From The Leadville Herald (Rachel Woolworth):
As one heads north on Colorado 91 over Fremont Pass, just past Climax Mine, a flat and barren expanse is seen to the west of the highway. Once an active tailings-storage facility, signs of life are now emerging above the reclaimed field’s hardened dirt.
Climax is in the process of transforming the westernmost corner of the Robinson Tailings Storage Facility, also known as Lake Irwin, into a wetland. The site will offset wetland habitat lost in Climax’s McNulty Gulch expansion project, an enlargement of the mine’s overburden stockpile facility visible just across the highway to the east.
McNulty Gulch is home to several wetland habitats, including seeps, springs and plant families like sedges, willows and rushes that will all be disturbed in the coming years as the mine expands.
Climax will soon need additional storage space for unmineralized overburden material, and was required to apply for a U.S. Army Corps of Engineers Section 404 permit before enlarging the stockpile’s footprint. The permit, which was conditionally approved, requires Climax to replicate McNulty Gulch’s wetlands at a two-to-one replacement ratio.
Since 2017, Climax has worked to bring nine acres of wetland to life at Lake Irwin. This is the first phase of the 36-acre project.
Before planting could occur, the site needed grading and an engineered water-delivery system.
The acreage was excavated to remove historic tailings, which were transported north to the Mayflower Tailings Storage Facility. The area was then graded for drainage and covered with topsoil where needed. A network of culverts was also engineered to catch and direct the snowmelt that flows down Sheep Mountain each spring, runoff that has flooded the site in past years.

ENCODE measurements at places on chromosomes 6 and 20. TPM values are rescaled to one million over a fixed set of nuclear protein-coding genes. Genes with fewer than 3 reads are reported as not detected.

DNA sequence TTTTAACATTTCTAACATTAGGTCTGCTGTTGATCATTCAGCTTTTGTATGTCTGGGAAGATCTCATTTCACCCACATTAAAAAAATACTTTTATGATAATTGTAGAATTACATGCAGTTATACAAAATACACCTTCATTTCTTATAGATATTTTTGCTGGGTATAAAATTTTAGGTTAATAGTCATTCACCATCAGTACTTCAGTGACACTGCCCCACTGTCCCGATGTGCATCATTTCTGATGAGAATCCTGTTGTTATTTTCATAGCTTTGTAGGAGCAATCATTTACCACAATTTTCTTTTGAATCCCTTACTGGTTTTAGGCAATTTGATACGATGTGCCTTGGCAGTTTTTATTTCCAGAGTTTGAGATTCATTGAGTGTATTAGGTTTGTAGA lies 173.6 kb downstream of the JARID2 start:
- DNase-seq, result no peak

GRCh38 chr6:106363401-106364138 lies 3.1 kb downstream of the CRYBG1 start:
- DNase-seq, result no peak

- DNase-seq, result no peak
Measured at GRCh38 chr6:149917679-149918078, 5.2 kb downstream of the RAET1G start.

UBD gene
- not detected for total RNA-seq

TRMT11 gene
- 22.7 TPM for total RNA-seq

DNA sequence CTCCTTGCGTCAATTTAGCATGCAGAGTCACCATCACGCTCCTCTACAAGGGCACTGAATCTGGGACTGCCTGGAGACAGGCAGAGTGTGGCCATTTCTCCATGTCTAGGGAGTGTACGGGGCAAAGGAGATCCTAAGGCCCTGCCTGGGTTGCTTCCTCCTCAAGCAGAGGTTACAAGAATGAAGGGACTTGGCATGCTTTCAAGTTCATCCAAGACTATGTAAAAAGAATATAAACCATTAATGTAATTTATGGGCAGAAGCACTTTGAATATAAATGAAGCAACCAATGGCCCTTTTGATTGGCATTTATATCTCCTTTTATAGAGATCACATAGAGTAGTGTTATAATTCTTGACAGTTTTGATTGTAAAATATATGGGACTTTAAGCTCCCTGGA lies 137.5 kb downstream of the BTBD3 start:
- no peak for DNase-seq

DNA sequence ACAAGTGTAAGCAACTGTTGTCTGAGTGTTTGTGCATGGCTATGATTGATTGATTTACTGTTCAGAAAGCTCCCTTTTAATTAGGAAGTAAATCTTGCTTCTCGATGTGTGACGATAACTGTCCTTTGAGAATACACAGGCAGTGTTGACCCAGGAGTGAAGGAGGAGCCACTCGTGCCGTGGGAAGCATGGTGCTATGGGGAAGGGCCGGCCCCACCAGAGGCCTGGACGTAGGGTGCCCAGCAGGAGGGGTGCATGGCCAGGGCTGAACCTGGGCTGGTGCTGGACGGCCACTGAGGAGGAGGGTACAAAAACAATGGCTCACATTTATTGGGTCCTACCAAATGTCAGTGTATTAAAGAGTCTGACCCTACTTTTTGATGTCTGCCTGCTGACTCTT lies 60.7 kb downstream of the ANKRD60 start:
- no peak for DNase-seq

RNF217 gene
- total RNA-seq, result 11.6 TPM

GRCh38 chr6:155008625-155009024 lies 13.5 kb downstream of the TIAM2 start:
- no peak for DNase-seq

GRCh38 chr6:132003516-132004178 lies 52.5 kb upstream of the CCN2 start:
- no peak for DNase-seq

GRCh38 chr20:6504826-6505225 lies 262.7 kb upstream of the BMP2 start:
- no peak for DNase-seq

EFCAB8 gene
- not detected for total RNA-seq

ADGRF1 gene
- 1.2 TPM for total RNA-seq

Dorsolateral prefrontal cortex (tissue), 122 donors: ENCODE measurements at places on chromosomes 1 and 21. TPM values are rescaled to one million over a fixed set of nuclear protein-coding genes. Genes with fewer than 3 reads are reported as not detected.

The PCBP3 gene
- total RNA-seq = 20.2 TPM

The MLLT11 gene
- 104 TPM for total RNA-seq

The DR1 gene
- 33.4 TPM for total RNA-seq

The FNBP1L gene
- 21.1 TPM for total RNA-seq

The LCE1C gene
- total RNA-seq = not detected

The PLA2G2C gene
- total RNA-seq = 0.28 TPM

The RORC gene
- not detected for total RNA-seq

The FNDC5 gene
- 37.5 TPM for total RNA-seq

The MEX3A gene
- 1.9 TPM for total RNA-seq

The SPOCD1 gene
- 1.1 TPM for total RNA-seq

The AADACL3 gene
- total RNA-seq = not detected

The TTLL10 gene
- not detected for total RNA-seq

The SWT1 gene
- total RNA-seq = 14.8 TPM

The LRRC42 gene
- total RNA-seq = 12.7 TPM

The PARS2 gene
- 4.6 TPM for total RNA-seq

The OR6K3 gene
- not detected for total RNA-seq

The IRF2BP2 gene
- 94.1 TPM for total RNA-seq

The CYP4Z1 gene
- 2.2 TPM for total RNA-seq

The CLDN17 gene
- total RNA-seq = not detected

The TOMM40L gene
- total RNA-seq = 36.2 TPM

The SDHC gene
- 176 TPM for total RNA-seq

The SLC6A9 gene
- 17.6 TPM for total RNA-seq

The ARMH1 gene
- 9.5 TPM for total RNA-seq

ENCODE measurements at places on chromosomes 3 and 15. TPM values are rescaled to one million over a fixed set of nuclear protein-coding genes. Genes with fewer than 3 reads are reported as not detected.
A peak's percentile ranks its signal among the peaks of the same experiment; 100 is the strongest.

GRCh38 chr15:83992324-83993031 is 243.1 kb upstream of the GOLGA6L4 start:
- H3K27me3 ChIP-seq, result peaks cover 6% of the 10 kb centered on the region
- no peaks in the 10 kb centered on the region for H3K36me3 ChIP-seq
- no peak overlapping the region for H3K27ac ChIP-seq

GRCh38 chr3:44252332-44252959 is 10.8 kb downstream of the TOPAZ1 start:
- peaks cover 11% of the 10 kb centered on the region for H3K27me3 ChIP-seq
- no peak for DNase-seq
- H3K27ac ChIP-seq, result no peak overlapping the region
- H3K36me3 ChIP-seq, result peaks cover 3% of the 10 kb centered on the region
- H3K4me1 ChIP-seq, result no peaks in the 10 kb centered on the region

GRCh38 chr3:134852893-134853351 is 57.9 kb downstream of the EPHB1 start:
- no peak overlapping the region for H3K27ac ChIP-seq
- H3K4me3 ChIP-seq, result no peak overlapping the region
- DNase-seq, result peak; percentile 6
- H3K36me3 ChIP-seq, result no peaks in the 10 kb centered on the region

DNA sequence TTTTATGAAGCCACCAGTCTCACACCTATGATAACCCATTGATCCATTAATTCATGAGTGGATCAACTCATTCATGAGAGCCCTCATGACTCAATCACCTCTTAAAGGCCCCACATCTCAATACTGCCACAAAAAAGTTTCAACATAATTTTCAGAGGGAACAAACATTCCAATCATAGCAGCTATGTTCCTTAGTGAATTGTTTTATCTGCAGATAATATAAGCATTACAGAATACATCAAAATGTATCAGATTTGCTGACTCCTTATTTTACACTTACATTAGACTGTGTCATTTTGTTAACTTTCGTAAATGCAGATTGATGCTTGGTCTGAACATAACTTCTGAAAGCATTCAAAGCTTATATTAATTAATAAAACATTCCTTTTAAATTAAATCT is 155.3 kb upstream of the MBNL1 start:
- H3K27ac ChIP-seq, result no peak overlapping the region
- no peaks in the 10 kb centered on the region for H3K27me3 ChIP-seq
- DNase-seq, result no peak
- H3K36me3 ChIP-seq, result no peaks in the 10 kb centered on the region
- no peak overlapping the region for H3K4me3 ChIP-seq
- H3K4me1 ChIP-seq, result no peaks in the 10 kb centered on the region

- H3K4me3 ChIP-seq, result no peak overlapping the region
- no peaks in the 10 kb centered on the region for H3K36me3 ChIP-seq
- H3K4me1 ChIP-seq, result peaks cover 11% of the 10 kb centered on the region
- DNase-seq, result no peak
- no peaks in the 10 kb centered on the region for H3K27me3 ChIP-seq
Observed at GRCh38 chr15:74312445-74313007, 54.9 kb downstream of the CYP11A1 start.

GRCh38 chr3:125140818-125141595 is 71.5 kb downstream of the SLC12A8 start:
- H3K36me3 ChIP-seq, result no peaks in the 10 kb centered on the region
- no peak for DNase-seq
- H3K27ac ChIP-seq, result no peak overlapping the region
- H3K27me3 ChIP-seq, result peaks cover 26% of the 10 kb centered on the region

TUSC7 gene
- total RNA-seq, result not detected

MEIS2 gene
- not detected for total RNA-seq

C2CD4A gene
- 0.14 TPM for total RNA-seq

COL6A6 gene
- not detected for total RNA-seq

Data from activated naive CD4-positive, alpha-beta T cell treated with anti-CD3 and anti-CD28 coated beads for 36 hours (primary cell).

In 2018 and 2019, Climax focused on planting.
Cuttings were collected from willows already accustomed to extreme temperatures and strong winds at McNulty Gulch and the headwaters of the Arkansas River, and planted at Lake Irwin. After growing from seed at AlpineEco Nursery in Buena Vista, herbaceous plants like beaked sedge, tufted hairgrass and mountain rush were also transplanted on the site.
To date, over 40,000 herbaceous plants and willows have been planted at Lake Irwin. Thousands more plants will be added to the wetland in the coming years as phase two (18 acres) and phase three (nine acres) of the project unfold. The project’s phases will be monitored by the Army Corps of Engineers.
In 2014, Climax completed a similar mitigation project after disrupting a wetland during the construction of the mine’s new water treatment plant. The constructed wetland is now a healthy riparian habitat, a small fenced-in plot brimming with tall green grasses between the water plant and Tenmile Creek.
Climax currently holds a silver tier certification from the Wildlife Habitat Council for site-wide biodiversity and conservation initiatives.
“Ideally, we’d like Lake Irwin to look like this in five years,” Climax’s Chief Environmental Scientist Diana Kelts said of the wetland near the water plant. “But on a larger scale.”